Steel Products Prices North America

Have Prices Peaked? SMU Sources Divided

Written by Tim Triplett

Steel buyers are divided on whether prices have peaked, but most would agree that if they do move higher, any increase will be modest.

Steel Market Update canvassed sources this week. Said one executive, expressing a common view: “I don’t see prices rising. I feel we are at the top.” Others anticipate a modest uptick in steel prices.

Because the price trend is no longer clear, SMU changed its Price Momentum Indicator from Higher to Neutral this week.

Here’s what some respondents had to say about further price hikes:

  • “Prices are meeting a lot of resistance, and it’s gone quiet.”
  • “I think movement will be pretty subtle. I see prices from $47/cwt to $53/cwt for the balance of the year (+/- $2/cwt from present).”
  • “It will be nominal. I still believe HR and plate could move higher once September /October lead-times get filled.”
  • “I see prices rising maybe another $20 a ton from here through Q4. I see mostly a plateau from $880-920 for the next 90 days. HR remains much stronger than all other products.”
  • “I feel like CRU will continue to rise slightly due to strong domestic demand and mills still getting the price they desire for spot buys. Demand is starting to soften, though, and prices could fall very quickly.”
  • “I think prices will rise gradually and very cautiously in the short-term. From the end of August and beyond is where the market has liability, depending on demand and volume of imports.”

Difficult to predict is the volume of steel imports that will reach U.S. shores in the second half carrying the Trump administration’s 25 percent tariff. Foreign steel offers are on the upswing, say several SMU sources, which could have a moderating effect on domestic steel prices:

  • “I believe import activity is starting to pick up as prices remain high and importers and customers have discovered ways to circumvent Section 232.”
  • “There’s a little more action than previous months with foreign offers, but the numbers still are not making any sense to buy.”
  • “We are seeing lots of CR and HD offers, but rarely any HR offers.”
  • “Offers are spotty, and sourcing is moving around. Many of the offers are ‘subject to tariffs.’ There is steel available, but most of the sourcing that is not under tariff is under quota. Prices are high enough that the buys are not a slam dunk, especially for end-of-year deliveries.”
  • “Foreign prices are very good, even with the tariff compared to domestic spot and CRU pricing. We continue to place import orders for fall at price points over $100 per ton cheaper than domestic, including the tariff.”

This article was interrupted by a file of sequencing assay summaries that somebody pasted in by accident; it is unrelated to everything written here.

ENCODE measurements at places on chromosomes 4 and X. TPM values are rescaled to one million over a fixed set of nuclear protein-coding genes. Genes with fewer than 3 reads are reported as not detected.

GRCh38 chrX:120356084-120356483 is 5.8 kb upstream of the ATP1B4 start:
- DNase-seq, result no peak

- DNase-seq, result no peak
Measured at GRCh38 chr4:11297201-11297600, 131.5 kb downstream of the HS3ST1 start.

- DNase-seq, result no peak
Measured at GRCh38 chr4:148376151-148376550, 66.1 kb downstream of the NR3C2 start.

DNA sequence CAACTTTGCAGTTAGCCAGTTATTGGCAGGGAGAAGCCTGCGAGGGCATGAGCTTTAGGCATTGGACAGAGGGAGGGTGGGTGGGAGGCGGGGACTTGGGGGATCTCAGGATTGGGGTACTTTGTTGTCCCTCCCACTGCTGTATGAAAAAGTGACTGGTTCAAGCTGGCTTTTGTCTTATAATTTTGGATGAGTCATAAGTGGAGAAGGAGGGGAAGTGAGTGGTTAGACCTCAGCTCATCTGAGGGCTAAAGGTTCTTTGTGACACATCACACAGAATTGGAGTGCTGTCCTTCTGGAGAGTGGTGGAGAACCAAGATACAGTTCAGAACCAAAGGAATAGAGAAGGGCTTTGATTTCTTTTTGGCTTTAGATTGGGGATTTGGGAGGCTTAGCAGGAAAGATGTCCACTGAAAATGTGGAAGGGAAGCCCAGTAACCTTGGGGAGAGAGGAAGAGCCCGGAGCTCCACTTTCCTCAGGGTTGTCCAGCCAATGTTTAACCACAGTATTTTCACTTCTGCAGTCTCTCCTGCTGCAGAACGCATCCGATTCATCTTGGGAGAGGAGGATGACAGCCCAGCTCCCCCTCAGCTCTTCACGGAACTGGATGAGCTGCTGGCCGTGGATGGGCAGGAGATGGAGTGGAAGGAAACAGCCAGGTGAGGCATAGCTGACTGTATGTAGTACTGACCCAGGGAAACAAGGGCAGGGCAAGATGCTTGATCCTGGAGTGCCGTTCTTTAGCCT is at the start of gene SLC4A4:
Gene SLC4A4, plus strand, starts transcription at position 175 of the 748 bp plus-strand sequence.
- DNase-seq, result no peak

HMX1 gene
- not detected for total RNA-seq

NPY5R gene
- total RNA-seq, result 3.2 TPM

• “We’ve placed some orders for HDG for September/October arrival at about a $100-130/ton discount to current domestic spot prices.”
  • “Offers seem to be growing from Vietnam, Turkey and Russia as those countries struggle with what to do with their exports.”
  • “We have seen a slight pickup in offers on galvanized and Galvalume, but nothing major. On certain products, yes, it makes sense to consider foreign, given the spread. But we prefer to have a customer order to back up a foreign buy at this time. Interestingly, many seem to think the market may fall later this year. If that belief is widespread, it may deter significant import booking (for fear of lower market prices when that steel arrives). If so, it will actually work to keep the market firmer for longer.”

Delivery vs. Supply Issues

Some service centers report difficulty getting product, especially plate, but mostly because of delayed deliveries, not limited supplies:

  • “Most mills are producing on time, it is transportation that remains difficult.”
  • “We are mostly dealing with late delivery issues, not so much availability.”
  • “Not short supply, just typical late deliveries. Contractual tons are being held at limits from the integrated mills, but the mini’s have flexibility for added tons.”
  • “All of our challenges are with transportation right now, trucking and rail.”
  • “About 1 in 3 orders are late, on average.”
  • “Plate mills are basically providing allocated or historical buy pattern tonnage each month.”
  • “Mills had some tough outages. SSAB and Mittal are on allocation, and plate less than 3/8-inch is tougher to come by, for sure.”
  • “We’re on allocation for mild carbon as rolled plate. Normalized and Q&T are wide open.”
  • “Our supplier deliveries have not been impacted or orders pushed out.”
  • “Things are settling down now and shipments are more on time.”

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